For foreign readers, the Australian Parliament is undergoing the most extraordinary spectacle at the moment. Politicians have resigned after discovering that they were dual citizens of Australia and some other country — such as Britain, Canada, or New Zealand — which is a clear breach of the constitution. But this is going far beyond people who held two passports. The constitutional affliction is spreading, as more and more politicians get caught up in what will now become High Court cases. Some renounced citizenship in writing before the election but their unwanted sovereign-alternate nation didn’t necessarily acknowledge that for months (that was Malcolm Roberts case). Others never knew their mother applied for them to become a dual citizen. Some claim ignorance or inheritance may be no excuse.
Bizarrely, this could theoretically escalate to involve pretty much the entire parliamentary body.
The stakes are pretty high, given that our current government holds power by just one seat. Already the endangered list includes some ministers. People are resigning from the Senate and being replaced. In the House, no one has left yet but their continued stay will depend on the High Court. By-elections may have to be called, and government may change hands to the Labor Party.
Check out the wording of our constitution — spot the problem?
Section 44(i) of the nation’s founding document disqualifies someone from office if that person:
…is under any acknowledgment of allegiance, obedience, or adherence to a foreign power, or is a subject or a citizen or entitled to the rights or privileges of a subject or a citizen of a foreign power…
How to remove every politician in Australia
Last week, David Evans (my other half) pointed out a simple method for a foreign power to get rid of any Australian politician they didn’t like. What if Kim Jong Un, say, granted selected politicians citizenship, or voting rights, or “free health care,” or the rights to some benefits in North Korea? Non-rescindable. Nothing the Australian politicians can do about it. Wouldn’t this disqualify every politician to whom this was granted? The blackmail potential is excellent, obviously.
But it gets worse. Apparently New Zealand has already neutralized the Australian Parliament. Now the only people who can run for Parliament are Australian citizens who are not Australian citizens. Figure that…
Robert Angyal SC is a Sydney barrister
Much closer to home, under recent and little-noticed changes to New Zealand law, Australian citizens now don’t need a visa to live, study or work in the Land of the Long White Cloud. That’s right: Any Australian citizen is entitled to live, study and work there.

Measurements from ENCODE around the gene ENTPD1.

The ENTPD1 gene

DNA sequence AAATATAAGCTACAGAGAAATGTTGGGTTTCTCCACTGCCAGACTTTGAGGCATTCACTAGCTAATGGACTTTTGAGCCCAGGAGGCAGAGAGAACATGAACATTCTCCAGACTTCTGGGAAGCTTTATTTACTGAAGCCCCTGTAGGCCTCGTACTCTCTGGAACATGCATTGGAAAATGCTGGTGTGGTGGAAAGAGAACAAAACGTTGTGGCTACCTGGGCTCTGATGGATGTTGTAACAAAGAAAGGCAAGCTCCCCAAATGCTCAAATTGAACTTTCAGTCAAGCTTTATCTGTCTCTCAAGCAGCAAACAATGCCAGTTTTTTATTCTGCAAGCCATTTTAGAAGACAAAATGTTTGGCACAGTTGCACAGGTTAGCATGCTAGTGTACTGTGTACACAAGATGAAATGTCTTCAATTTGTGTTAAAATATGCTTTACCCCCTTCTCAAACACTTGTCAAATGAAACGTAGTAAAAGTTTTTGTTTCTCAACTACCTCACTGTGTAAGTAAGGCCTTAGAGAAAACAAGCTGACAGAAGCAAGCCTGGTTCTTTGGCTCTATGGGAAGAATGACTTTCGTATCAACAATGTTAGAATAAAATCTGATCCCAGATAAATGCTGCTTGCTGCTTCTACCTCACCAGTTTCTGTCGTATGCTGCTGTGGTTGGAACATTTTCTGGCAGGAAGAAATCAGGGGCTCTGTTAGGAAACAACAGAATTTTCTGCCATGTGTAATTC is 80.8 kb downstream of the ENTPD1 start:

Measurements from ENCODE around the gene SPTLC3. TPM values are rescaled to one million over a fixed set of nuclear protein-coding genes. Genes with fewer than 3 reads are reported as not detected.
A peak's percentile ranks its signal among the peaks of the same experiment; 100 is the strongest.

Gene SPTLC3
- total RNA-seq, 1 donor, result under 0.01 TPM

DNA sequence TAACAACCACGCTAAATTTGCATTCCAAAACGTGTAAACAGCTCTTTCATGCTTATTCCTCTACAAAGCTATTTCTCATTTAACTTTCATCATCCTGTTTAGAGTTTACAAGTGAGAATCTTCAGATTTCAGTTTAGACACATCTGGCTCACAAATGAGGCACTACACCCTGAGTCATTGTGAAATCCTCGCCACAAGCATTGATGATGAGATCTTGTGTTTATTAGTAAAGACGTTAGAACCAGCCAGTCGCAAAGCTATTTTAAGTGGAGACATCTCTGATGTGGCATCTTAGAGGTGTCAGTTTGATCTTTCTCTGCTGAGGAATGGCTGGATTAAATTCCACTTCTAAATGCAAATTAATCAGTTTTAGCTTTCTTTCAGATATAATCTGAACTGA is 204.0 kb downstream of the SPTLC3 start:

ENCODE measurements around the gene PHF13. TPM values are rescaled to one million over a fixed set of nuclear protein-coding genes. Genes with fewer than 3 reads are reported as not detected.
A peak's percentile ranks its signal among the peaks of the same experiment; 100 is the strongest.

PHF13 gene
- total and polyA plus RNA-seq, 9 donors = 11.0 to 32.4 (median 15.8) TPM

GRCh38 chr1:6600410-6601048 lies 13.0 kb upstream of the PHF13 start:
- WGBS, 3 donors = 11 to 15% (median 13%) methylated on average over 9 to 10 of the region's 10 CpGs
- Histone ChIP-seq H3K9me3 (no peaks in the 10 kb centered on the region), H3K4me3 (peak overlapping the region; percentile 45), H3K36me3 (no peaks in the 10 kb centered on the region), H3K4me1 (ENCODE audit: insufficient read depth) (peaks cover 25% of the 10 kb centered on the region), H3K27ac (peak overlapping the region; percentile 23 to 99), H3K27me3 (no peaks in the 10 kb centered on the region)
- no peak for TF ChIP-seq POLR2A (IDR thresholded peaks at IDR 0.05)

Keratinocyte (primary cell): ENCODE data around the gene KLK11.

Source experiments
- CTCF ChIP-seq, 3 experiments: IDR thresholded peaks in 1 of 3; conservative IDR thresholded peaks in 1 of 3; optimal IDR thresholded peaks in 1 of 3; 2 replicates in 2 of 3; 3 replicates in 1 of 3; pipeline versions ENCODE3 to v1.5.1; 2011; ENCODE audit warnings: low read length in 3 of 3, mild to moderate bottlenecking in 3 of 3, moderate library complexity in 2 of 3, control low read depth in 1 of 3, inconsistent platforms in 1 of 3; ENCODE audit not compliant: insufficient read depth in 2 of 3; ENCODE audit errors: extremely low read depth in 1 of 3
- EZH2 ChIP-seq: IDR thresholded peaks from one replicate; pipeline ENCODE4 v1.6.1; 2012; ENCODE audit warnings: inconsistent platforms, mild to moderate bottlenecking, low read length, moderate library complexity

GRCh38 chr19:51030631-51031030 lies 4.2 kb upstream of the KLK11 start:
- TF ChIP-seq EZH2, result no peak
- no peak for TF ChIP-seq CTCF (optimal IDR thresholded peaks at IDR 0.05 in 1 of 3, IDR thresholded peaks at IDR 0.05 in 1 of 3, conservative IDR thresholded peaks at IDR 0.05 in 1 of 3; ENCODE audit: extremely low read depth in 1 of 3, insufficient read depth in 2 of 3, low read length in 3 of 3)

That means we’re ALL entitled to the rights and privileges of a subject of New Zealand — not a citizen, with the attached rights and privileges such as voting — but to be a subject of that country, living there, subject to New Zealand law, working or studying. And there’s no doubt that New Zealand is a “foreign power” — you only have to watch the All Blacks do the haka to realise that.
What does this mean?
New Zealand law has made every Australian citizen incapable of being elected to, or serving in, the Australian Parliament. It’s not just Barnaby Joyce: It’s everyone!
UPDATE: Seems this is not likely at all. From Tim Andrews (Australian Taxpayers Alliance)
It appears to be a bit of a historical anomaly — one Queen, many countries, that sort of thing.
At the time the constitution was enacted, only Senator Canavan’s Italian citizenship would have triggered the disqualification in section 44(i). Being born in Britain, Canada or New Zealand would have simply made a person a subject of Queen Victoria and therefore not a citizen of a foreign power.
The High Court decided in 1999, however, that at least since 1986, Britain is a foreign power for the purposes of section 44. Canada and New Zealand fall into the same category.
This needs a resolution pronto!
The constitution can only be changed by a referendum, but a referendum can only be initiated by legislation passed by the Australian Parliament. If the New Zealand angle is correct, then all our current politicians are ineligible to be in Parliament and therefore cannot pass the legislation needed to initiate the referendum. No new politicians can be elected without a change to the constitution by a referendum. Checkmate, Australian Government.